The opinion archive provides access to past opinion stories from Communications of the ACM and other sources by date.
We're all time travelers nowadays. We project ourselves mentally into the misty past and the risky future.
Which of these statements seems more trustworthy to you?
Later today, executives from Facebook, Google, and Twitter will go before the Senate Intelligence Committee to testify about the ways that Russian operatives used these platforms to plant and spread disinformation, and generally…
Martin Newell was worried about his Ph.D. research as he sat down to tea with his wife one day in 1974.
I have now been writing about science for nearly a dozen years, which means my career more or less overlaps with that of the Cassini probe.
It's easy to get sucked in by the wild and wacky science of Star Trek, from beaming and materializing in other places, to the intense blast of deadly light from a phaser, to the incredible disappearing act called "cloaking" used…
Any day now, Google is expected to achieve quantum supremacy—the use of a quantum computer to solve a problem that even the most advanced supercomputer can't unravel.
Even the most futuristic applications of AI, from robotic servants to instant health scans, somehow already seem familiar because they have been endless fodder for pop culture.
The development of skills like coding is not what tomorrow's leaders need in order to walk confidently into the future.
Russia's cyber-meddling in the 2016 U.S. presidential election has been accompanied by what U.S. and European experts describe as a worrisome Kremlin campaign to rewrite the rules for global cyberspace.
In 2013, United States agents served a warrant on Microsoft seeking the emails of a suspect in a drug case.
On my fourth day in a semi-driverless car, I finally felt comfortable enough to let it stop itself.
Anders Sandberg and Stuart Armstrong of the University of Oxford's Future of Humanity Institute, working with Milan Ćirković of the University of Novi Sad in Serbia and Montenegro, recently offered a new way to link the Fermi…
The Supreme Court does not compute. Or at least some of its members would rather not. The justices, the most powerful jurists in the land, seem to have a reluctance—even an allergy—to taking math and statistics seriously.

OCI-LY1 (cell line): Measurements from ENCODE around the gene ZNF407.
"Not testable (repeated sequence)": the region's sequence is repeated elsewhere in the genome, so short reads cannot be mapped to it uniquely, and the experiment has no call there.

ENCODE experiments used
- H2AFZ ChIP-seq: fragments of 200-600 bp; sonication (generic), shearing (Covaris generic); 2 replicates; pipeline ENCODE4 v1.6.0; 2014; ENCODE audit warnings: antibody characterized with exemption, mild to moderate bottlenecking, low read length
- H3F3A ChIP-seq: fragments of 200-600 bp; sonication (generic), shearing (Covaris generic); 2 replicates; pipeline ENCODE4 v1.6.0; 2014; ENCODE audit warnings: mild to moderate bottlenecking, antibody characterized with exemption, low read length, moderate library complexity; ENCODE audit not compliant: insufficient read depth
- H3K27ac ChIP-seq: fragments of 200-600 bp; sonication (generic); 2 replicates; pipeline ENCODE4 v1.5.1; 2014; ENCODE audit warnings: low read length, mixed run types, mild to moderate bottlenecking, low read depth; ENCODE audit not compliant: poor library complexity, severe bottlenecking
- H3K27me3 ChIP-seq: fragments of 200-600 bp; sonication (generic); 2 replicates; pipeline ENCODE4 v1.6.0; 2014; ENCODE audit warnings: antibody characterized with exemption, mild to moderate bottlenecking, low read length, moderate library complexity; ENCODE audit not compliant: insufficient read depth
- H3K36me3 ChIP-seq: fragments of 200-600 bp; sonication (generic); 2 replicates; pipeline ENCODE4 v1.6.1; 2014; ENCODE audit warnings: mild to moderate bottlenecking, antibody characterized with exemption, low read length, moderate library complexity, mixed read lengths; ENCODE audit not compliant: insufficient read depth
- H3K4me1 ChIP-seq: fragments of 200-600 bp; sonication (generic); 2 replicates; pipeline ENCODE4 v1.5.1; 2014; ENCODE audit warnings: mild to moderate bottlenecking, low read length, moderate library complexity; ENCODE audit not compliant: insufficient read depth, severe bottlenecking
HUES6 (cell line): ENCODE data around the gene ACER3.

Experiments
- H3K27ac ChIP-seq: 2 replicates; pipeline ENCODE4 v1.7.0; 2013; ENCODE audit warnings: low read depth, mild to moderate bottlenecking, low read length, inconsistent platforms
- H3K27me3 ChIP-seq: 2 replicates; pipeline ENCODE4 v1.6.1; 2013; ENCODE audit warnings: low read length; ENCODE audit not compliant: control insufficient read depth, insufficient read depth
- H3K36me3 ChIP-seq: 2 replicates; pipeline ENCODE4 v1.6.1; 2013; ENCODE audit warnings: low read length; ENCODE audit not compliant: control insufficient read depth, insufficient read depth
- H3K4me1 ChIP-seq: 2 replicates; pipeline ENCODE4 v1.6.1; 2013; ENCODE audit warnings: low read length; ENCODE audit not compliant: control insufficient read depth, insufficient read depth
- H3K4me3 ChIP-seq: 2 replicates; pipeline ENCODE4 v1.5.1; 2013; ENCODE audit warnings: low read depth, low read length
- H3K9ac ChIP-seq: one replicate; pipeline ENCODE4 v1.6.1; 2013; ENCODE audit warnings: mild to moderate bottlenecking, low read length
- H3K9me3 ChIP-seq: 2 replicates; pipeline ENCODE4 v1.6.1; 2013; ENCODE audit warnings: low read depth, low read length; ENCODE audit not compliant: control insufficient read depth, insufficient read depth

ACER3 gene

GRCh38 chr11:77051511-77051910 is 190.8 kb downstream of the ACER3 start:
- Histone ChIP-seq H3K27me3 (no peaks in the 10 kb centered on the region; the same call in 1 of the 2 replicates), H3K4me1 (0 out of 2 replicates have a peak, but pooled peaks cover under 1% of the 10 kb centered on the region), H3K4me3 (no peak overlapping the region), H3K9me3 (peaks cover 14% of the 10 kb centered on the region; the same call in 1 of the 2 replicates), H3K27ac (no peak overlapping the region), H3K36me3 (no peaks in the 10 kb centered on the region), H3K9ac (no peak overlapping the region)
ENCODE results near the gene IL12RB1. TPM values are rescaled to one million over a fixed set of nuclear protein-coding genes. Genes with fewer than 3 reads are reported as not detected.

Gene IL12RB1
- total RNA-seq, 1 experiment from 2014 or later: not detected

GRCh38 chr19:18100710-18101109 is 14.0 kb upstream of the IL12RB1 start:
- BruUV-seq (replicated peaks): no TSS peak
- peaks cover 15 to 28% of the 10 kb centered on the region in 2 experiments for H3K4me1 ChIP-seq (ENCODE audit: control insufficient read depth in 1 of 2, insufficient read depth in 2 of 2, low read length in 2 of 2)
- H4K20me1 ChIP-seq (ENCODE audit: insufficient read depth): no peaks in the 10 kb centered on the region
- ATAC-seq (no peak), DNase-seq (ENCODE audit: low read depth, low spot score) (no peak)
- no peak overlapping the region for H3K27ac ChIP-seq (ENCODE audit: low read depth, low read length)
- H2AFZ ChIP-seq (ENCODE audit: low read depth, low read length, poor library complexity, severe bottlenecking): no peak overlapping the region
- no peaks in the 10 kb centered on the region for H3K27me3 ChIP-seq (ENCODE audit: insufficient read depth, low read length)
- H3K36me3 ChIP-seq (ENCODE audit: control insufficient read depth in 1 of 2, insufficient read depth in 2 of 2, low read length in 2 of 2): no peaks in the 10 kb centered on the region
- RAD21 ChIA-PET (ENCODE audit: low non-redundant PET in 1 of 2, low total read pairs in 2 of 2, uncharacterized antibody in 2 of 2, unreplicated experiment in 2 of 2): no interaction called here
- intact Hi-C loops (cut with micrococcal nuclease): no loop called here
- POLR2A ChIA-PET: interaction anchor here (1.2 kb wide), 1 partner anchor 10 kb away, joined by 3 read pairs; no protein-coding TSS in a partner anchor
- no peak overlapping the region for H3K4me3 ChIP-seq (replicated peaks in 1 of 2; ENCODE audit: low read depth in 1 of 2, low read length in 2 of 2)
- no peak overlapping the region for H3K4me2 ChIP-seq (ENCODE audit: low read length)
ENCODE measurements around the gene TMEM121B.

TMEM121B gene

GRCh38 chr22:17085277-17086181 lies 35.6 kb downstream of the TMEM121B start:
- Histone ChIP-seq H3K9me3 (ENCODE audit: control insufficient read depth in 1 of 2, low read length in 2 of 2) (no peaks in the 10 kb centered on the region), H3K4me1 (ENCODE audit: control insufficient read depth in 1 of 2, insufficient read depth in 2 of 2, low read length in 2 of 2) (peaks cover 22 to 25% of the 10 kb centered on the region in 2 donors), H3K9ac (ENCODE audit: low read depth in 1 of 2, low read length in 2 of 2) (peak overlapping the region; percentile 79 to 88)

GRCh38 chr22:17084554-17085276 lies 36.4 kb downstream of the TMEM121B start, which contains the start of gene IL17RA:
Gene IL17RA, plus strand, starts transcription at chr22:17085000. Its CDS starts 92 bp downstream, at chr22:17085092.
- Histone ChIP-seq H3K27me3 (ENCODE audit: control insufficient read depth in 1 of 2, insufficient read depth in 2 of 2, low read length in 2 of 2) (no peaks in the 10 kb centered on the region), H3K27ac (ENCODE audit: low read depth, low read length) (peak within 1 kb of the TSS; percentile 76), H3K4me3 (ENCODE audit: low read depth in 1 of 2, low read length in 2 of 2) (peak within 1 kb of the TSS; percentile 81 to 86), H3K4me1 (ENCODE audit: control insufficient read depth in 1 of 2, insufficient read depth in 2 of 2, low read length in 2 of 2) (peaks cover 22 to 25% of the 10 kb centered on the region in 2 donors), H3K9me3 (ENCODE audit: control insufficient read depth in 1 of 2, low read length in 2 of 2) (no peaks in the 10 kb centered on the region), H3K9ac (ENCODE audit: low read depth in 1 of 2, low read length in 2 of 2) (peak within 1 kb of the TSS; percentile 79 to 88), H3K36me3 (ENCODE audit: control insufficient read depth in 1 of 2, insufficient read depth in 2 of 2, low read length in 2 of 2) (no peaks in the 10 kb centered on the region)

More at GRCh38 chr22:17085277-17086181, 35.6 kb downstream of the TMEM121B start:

If, like an ever-growing majority of people in the U.S., you own a smartphone, you might have the sense that apps in the age of the pocket-sized computer are designed to keep your attention as long as possible.
This week saw another major achievement by Google's Deep Mind, when it showed that a neural network could learn to play Go in just three days, without even looking at how humans play this complex game.
I'm a little embarrassed to admit this, but I've been seeing a virtual therapist.
Reshma Saujani, the founder and CEO of Girls Who Code, talks about how a failed bid for Congress started it all, how some of the biggest tech companies responded to her elevator pitch, and why the real problem is bro culture. …
How do New York Times journalists use technology in their jobs and in their personal lives? Marcelle Hopkins, deputy video editor and co-director of virtual reality at The Times, discussed the tech she is using.
The web, or "world wide web" as we used to say, turns 27 years old on December 20. On that date, nearly three decades ago, British engineer and scientist Tim Berners-Lee launched the world's first website, running on a NeXT computer…
While many of us are impatient with virtual reality—the best headsets are still too expensive, they need to be tethered to beefy computers, and there isn't all that much cool stuff to do anyway—Michael Abrash takes a long view…
Wandering among the engineers and strategy directors and managers of something called "connected customer experience" at the Smart Kitchen Summit, one had to wonder: Do any of these people actually cook?
On Friday, President Trump announced that he will not certify Iran's cooperation with the 2015 nuclear agreement negotiated by the Obama Administration.
When the owner of an automated Tesla was killed in a crash last year, the carmaker's founder, Elon Musk, urged journalists to peer into the future.
Forty years ago, two papers1, 2 described the first tractable methods for determining the order of the chemical bases in stretches of DNA. Before these 1977 publications, molecular biologists had been able to sequence only snippets…
We are surrounded by hysteria about the future of artificial intelligence and robotics—hysteria about how powerful they will become, how quickly, and what they will do to jobs.
In the media world, as in so many other realms, there is a sharp discontinuity in the timeline: before the 2016 election, and after.
Earlier this year, video emerged of a new iPhone feature, long before it was released. It showed the phone creating a magical portal in the middle of a city street. And now that's arrived.
Hany Farid, a computer scientist at Dartmouth College in Hanover, New Hampshire, specialises in detecting manipulated images and videos. Farid, who provides his services to clients as varied as universities, media organizations…
Who owns the information in your bank account? Transactions, balance history, every other detail?
On the impact of large language models.
Until the middle of the 20th century, computers were in fact humans who performed calculations.